Archive for category Life
Sounding very much my age, I was talking to my kids about what photography was like when I was young. The idea of not seeing the picture right away seemed odd to them, as did the notion of developing film. I got out my old camera to show the boys and let them see how it feels/looks. I tried to explain how you had to try to get the right shot at the start since it was expensive to develop film. They learned to change the lens, focus (they’ve only used autofocus), and how film worked. They attached the flash and played with that. I tried to explain all the complex settings on the camera and the flash. While they were interested, it was obviously a relic to them. I may as well have been explaining Gutenberg’s printing press.
One thing about my generation is that we’ve seen a large range of technological change. I still remember dial phones, black and white pre-cable TV and adding machines with a pull handle. When I was a kid flash cameras had these nifty little flash cubes. Each cube had four flashes (one on each side) and the camera would turn the cube a quarter way each time. That means you didn’t have to replace a flash bulb with every picture.
I’m not sure when it was, perhaps my first year of college, but I decided I wanted to get a real camera. One where you could control the shutter speed, set it for different film speeds, determine how much light you wanted to let in, and replace lenses for long range or wide angle.
I already had a Polaroid, which despite giving instant pictures, was low quality. I still have some in my old albums – a lefse making project in northern South Dakota and pictures of friends. But as I saw the kinds of photos others were taking I realized I wanted something better.
So at K-Mart on the east side of Sioux Falls I bought a Yashica for about $100 (in today’s money that’s about $200). It was nice, but I soon became dissatisfied and bought the Minolta shown above. It cost nearly $300, which was a major investment for a college kid!
I learned to be very good with that camera. I could frame the shot exactly how I wanted, adjust for different kinds of lighting, play with different settings, and as soon as I clicked the camera the picture was taken, exactly as it looked in the view finder. If I set the shutter speed high enough on a sunny day I could get someone running full speed to look perfectly still — no blurrs.
The camera case is a story in and of itself. Given the politics I present in this blog it my shock readers to find out that in college I was a college Republican (even South Dakota state PR Director), and I went to the national convention in Detroit that nominated Ronald Reagan in 1980. I was even on the convention floor when Reagan gave his acceptance speech. With me was my Minolta camera of course.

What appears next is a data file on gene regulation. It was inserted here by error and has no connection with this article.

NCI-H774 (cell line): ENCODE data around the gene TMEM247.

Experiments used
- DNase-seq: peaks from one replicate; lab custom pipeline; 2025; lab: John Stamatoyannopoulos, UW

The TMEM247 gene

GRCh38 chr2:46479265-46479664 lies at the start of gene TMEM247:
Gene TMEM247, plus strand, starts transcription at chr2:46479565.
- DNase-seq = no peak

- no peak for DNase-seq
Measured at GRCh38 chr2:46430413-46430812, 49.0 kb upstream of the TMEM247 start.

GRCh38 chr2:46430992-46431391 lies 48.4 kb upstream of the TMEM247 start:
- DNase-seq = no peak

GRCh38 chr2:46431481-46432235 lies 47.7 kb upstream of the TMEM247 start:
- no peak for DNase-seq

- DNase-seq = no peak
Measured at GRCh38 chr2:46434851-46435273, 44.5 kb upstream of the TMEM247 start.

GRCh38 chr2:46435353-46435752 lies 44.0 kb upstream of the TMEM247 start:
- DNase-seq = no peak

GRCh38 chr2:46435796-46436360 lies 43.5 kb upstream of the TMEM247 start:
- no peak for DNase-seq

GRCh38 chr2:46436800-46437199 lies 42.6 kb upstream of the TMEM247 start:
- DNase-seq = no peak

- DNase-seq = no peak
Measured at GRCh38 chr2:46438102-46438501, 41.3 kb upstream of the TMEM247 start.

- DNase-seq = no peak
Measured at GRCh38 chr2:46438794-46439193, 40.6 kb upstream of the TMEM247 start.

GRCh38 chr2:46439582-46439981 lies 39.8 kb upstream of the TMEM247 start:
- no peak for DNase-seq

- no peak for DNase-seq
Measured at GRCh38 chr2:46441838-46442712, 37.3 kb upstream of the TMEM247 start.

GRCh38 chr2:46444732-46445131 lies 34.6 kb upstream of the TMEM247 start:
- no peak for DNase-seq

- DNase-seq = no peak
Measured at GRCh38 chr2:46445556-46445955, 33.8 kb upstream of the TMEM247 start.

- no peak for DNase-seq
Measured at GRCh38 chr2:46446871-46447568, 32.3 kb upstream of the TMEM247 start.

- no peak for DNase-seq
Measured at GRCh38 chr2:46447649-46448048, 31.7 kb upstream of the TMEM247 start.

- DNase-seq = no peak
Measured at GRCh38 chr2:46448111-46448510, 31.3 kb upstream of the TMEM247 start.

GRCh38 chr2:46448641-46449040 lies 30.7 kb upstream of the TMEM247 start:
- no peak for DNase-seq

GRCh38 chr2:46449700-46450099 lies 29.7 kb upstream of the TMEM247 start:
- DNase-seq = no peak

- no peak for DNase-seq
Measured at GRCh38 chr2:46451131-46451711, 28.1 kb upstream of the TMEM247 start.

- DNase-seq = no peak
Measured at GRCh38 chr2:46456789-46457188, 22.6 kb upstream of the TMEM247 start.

But at Eastern Michigan University where we “Reagan youth” were housed, a party atmosphere was the norm. I hung out with two girls from Maine (I don’t recall their names), and traded a big “South Dakotans for Reagan” pin (at least 6″ in diameter) for a little Maine lobster sticker which I put on my case.
I would carry that camera case with me for the next decade – always with the symbol of Maine, even though I’d never been there and had no clue that I would end up living here. An omen?
I lived in Bologna, Italy for a year attending Johns Hopkins SAIS. I’d travel to visit friends in Germany, taking the overnight express train to Munich through the Brenner pass (trying to sleep in the compartments – . The villages there were picturesque in the Alps, and I made sure to take a day train once just to get photos. Two nuns were in the compartment and pointed out photo opportunities. Even though it was from a train chugging through the Alps one of the photos was so good that my parents had it framed. With that camera, it was easy to take an excellent photo.
The last year I really put the camera to use has a sad ending — it was the year I lived in Germany. First, the camera started to have mechanical problems and didn’t work well. Second, I decided not to develop my film in Germany because it was much cheaper to develop it in the US. So I packed the film and other things in a box and mailed it to my US address. The box never arrived. Dozens of rolls of film from a year in Germany gone.
Then digital photography came. At first I hated it. There was always a pause between when you pushed the button and when the picture got taken — or a pause afterwards as it stored it. I found I lost my ability to take good pictures.